I bet you they could have talked about the presidential election and understood some new points of view, some new ways to really see the heart of the issues. And from that diversity, they found strength. So I know all of us sit around the table and we look and we say, we should avoid all these hard subjects. We shouldn't talk about whether it's Israel or how we might handle immigration reform or income inequality.
But the Haggadah says talk about the most important things. And if you must, you can argue, but argue with respect. Argue with humility too, because you may not have the whole answer. You may really need that opposing view to clarify your own. Do you think it's possible at seder this year, we could create such a sense of openness that we could talk about these really difficult contentious issues?
Sometimes, those contentious issues are family secrets, and family dynamics that are really tricky. But we have within the Haggadah an example of what it would mean to really be a diverse community that understood how to have hard conversations, but to do so in the most constructive ways possible. That could be a liberation for us. That could be a new kind of freedom, a new kind of religiosity that wasn't self-righteous or self-important, that didn't exclude the views of those who disagree, but included and sought out that deep and wonderful and challenging machloket l'shem shamayim, arguments for the sake of heaven.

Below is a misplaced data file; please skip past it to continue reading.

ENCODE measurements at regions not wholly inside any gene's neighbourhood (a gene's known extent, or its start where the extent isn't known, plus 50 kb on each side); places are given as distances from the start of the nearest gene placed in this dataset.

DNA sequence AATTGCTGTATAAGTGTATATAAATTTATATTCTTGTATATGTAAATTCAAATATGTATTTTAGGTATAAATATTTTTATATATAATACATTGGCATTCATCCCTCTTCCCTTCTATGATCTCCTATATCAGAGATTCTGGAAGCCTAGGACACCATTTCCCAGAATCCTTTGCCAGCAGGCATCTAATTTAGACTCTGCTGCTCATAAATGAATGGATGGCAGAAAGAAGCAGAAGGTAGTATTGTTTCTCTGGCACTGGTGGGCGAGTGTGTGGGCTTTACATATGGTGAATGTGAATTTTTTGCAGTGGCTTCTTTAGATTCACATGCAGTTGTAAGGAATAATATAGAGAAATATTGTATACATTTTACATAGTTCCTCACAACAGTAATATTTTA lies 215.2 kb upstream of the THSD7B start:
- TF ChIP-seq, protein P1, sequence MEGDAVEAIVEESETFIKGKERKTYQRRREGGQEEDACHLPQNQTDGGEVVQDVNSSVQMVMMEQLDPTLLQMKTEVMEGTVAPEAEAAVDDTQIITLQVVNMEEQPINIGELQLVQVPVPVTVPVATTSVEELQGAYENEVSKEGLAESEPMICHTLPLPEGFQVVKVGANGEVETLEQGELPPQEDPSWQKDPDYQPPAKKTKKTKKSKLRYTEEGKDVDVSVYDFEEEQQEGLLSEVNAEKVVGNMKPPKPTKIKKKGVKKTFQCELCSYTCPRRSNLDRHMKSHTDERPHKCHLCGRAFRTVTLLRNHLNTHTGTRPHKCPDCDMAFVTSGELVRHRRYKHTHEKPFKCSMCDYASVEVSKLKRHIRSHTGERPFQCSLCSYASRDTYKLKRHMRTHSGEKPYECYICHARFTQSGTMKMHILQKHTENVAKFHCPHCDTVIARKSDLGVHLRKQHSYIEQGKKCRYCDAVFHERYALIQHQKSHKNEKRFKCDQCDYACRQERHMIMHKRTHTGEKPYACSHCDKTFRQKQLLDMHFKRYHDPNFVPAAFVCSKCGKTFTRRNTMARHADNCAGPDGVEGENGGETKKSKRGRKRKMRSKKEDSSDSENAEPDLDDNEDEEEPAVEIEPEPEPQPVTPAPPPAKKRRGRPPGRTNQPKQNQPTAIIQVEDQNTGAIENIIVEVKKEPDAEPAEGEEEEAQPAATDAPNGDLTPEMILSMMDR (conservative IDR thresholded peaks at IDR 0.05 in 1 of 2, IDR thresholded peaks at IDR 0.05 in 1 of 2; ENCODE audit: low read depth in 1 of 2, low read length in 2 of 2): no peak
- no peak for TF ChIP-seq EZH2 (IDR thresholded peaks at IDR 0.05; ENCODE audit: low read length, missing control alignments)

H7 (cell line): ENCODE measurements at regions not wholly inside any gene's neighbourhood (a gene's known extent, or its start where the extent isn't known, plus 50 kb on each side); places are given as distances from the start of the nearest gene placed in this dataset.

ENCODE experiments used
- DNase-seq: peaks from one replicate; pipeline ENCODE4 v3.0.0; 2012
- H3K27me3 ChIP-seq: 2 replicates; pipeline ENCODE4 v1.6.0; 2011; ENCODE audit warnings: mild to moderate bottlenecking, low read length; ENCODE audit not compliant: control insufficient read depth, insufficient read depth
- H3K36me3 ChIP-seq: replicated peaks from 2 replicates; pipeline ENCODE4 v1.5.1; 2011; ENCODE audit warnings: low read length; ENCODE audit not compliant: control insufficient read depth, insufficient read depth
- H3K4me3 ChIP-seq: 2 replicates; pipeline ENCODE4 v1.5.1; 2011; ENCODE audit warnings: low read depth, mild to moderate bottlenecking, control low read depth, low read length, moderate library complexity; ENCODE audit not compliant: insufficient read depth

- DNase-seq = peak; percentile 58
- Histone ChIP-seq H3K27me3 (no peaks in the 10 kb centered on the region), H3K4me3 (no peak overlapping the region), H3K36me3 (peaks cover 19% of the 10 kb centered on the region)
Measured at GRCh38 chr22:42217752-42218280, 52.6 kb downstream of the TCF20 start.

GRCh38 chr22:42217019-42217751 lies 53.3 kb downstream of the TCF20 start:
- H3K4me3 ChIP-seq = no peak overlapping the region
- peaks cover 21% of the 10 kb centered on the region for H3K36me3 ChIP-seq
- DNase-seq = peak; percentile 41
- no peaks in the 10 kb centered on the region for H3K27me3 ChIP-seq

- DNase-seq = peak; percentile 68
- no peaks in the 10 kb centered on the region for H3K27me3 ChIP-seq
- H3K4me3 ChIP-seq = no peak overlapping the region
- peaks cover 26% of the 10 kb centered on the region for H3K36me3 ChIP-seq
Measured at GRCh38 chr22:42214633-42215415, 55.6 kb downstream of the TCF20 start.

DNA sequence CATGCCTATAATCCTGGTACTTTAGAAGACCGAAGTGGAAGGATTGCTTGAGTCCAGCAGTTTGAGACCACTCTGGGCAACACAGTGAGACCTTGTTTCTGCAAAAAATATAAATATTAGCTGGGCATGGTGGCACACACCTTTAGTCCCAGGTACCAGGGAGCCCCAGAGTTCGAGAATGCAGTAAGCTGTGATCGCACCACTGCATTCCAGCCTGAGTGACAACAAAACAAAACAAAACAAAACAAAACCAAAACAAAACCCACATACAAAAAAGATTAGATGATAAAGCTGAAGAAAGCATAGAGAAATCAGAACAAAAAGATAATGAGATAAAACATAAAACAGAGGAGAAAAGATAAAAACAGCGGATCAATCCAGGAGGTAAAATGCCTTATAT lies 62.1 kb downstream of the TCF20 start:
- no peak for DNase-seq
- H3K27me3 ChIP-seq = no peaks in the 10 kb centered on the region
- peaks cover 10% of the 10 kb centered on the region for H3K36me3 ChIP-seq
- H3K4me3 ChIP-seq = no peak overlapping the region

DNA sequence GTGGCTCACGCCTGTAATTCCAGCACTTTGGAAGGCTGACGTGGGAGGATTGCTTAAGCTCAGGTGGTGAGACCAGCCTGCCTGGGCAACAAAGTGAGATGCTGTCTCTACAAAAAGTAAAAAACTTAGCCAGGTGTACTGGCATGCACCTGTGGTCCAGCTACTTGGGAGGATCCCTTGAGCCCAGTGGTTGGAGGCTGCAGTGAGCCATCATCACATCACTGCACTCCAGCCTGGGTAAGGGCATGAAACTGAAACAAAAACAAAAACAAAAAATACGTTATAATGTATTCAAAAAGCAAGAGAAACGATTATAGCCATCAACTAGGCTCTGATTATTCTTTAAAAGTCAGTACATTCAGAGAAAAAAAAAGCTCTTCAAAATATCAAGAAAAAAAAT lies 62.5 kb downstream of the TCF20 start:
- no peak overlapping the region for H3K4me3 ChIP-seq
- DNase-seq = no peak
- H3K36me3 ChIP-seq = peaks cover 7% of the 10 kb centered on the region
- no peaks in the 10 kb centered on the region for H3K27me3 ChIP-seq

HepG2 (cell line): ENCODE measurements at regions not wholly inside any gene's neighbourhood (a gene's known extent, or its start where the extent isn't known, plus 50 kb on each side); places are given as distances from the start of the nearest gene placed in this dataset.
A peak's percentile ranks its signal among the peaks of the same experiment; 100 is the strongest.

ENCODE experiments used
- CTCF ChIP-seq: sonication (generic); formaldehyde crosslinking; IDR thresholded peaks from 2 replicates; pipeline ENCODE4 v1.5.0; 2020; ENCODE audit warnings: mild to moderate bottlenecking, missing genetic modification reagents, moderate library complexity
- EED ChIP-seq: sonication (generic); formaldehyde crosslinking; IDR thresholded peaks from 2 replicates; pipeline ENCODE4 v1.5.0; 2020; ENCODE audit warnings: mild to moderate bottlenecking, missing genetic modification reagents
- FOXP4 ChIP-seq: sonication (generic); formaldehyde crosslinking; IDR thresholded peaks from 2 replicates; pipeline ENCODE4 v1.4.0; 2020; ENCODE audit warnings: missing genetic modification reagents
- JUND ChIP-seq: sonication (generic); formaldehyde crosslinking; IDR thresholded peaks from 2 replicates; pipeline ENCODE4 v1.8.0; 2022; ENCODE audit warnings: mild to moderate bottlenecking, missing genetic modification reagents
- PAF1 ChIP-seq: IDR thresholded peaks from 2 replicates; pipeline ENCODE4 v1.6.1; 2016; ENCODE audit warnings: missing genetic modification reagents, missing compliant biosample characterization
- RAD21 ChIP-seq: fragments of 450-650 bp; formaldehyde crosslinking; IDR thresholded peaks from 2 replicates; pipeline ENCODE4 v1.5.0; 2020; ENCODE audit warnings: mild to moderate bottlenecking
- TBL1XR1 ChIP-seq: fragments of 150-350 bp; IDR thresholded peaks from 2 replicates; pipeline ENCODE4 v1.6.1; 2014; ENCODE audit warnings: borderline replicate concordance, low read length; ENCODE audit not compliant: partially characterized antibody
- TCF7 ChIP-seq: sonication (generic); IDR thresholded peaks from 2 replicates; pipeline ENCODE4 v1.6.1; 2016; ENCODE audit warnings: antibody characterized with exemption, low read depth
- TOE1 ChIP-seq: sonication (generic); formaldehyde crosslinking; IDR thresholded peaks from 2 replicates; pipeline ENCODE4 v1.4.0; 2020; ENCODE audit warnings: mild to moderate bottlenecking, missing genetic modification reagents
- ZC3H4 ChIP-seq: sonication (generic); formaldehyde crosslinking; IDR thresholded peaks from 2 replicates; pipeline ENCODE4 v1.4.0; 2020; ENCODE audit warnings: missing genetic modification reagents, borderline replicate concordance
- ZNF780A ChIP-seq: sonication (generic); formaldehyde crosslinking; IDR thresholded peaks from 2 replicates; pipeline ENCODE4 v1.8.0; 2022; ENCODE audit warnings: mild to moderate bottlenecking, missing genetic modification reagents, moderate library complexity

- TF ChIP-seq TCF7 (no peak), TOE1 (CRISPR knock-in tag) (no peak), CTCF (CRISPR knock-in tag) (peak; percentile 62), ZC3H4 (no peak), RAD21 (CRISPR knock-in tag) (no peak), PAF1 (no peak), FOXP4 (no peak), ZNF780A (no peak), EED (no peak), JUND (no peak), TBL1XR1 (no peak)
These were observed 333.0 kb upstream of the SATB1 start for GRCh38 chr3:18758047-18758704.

Whether Eliyahu HaNavi will come at the end, or whether Miriam HaNeviah, Miriam the Prophetess will be present. If we are able to hold that diversity, to hold that respect in the midst of that diversity, I have a thought that maybe redemption will already have begun.
So have an amazing seder, don't shy away from what's hard or difficult. Go deeply, go respectfully, and in so doing, point the way to a future that we can only imagine, but that is one of the tasks, that's one of the sacred tasks of seder. Chag sameach, may it be joyful, may it be rich, may it be honest, may it be serious, may it be redeeming.
Thanks for joining us for this week's episode of On the Other Hand: Ten Minutes of Torah. If you liked what you heard today, and we hope you did, you can find new episodes each week at reformjudaism.org and on iTunes, where we would love for you to rate and review us. And you can visit reformjudaism.org to learn more about all aspects of Judaism, including rituals, culture, holidays, and more.
On The Other Hand: Ten Minutes of Torah is a project of the Union for Reform Judaism, a leading voice in the discussion of modern Jewish life. Until next week, l'hitraot.